March 7, 2013 | 3 views
Founder of East Meadow Chamber turns 100
Frances Silece Reder helped unify local business community
A little more than 50 years ago, Frances Reder moved from Manhattan to East Meadow and opened an Army-Navy store on Front Street, called Reder Surplus, with her late husband, Louis.
The shop had been open for only a year when Frances, aiming to enhance the allure of the local business community, helped establish the East Meadow Chamber of Commerce. Louis became its first president, and his wife took the reins as the president shortly after.
Since then, the Chamber has grown exponentially, boasting a network of hundreds of business owners whose mission is to ensure a flourishing local economy.
Reder, whose family would grow to include nine children, has never left the local scene, having moved to Westbury in the 1960s. She moved into Bristal Assisted Living, also in Westbury, three years ago.
After years of operating Reder Surplus’s East Meadow location, and then a second store in Merrick, Reder worked as a clerk in the Nassau County court system for 30 years before retiring. In between, she helped found the East Meadow Kiwanis Club, which, at the time, was a male-dominated organization. And on Feb. 27, capping a lifetime full of milestones, Reder, surrounded by her siblings, children, grandchildren, friends and admirers, celebrated another one: her 100th birthday.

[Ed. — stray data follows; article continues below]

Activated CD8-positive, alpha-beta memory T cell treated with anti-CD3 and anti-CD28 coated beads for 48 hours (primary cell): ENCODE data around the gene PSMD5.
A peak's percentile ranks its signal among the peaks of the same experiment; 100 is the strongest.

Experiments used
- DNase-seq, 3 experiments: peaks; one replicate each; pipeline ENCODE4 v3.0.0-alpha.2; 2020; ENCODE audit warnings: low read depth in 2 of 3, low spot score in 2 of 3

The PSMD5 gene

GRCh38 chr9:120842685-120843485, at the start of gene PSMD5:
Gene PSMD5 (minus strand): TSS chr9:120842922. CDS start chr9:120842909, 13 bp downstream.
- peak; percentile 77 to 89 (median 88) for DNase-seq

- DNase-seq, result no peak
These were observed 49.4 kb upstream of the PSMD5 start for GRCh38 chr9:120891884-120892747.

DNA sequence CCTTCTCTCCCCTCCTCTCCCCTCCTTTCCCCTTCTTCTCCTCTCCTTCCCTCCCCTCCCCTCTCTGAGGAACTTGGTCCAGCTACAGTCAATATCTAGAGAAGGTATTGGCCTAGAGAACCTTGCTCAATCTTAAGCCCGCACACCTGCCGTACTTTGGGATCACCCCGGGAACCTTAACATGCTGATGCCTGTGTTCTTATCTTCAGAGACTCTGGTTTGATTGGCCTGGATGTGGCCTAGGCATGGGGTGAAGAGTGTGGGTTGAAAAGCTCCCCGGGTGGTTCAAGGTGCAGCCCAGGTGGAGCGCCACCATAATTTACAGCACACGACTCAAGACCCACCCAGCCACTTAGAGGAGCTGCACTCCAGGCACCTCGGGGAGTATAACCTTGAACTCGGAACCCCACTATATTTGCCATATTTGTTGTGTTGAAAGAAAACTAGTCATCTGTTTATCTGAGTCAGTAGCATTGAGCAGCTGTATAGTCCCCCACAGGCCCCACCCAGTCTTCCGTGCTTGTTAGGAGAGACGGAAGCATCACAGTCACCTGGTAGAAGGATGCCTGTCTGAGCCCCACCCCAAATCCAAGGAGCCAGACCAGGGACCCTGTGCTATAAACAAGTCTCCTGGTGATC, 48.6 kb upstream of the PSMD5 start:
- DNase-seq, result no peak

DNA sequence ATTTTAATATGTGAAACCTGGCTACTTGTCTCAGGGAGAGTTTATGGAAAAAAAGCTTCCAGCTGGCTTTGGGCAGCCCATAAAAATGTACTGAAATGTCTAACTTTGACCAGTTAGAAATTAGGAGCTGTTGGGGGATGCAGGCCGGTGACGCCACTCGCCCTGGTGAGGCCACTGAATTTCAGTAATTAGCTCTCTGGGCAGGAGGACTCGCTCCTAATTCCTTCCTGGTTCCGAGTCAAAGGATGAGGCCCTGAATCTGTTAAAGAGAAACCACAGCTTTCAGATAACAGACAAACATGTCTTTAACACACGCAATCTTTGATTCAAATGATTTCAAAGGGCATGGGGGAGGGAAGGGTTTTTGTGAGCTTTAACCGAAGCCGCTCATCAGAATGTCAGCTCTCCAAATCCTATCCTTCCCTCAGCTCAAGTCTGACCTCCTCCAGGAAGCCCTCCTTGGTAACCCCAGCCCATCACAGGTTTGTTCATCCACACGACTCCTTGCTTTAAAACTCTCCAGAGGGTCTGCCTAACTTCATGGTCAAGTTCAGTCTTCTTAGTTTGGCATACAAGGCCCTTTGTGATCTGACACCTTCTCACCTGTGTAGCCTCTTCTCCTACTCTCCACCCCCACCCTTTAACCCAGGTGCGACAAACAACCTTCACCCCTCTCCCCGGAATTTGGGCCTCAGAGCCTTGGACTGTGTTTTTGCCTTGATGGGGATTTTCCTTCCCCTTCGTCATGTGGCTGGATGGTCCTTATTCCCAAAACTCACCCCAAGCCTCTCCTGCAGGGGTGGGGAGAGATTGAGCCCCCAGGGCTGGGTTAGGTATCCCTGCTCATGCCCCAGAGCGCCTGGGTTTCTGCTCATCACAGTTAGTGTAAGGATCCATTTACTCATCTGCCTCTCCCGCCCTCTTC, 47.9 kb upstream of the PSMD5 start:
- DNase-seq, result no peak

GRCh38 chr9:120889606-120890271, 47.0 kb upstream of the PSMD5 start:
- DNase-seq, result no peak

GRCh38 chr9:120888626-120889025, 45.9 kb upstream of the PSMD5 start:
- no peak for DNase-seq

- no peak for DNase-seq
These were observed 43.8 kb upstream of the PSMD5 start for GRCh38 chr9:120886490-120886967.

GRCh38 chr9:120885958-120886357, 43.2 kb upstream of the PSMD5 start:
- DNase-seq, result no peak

Two of her daughters, Rosemary Reder — who flew in from Florida for the occasion — and Anne Jensen, organized the centenary celebration. Reder’s other daughter, Gale Anziano, died 10 years ago. “My mother’s been waiting for this day to come,” said Rosemary. “I’m so happy that it turned out so successful and that so many wonderful people arrived.”
Among the celebrants were County Legislator Norma Gonsalves, former County Executive Thomas Gulotta and Gulotta’s brother, Frank, a Nassau County judge. Gonsalves said she has known Reder since her early days as a member of the Chamber of Commerce, as well as Kiwanis. “At one point, Kiwanis was really a male-oriented club,” Gonsalves recalled. “And eventually they opened the door to women.”
The legislator joked that she doesn’t often have the opportunity to attend 100th birthday parties. “And when I heard about Fran’s,” she said, “I said, that’s even better, because I know her. I was thrilled to come today.”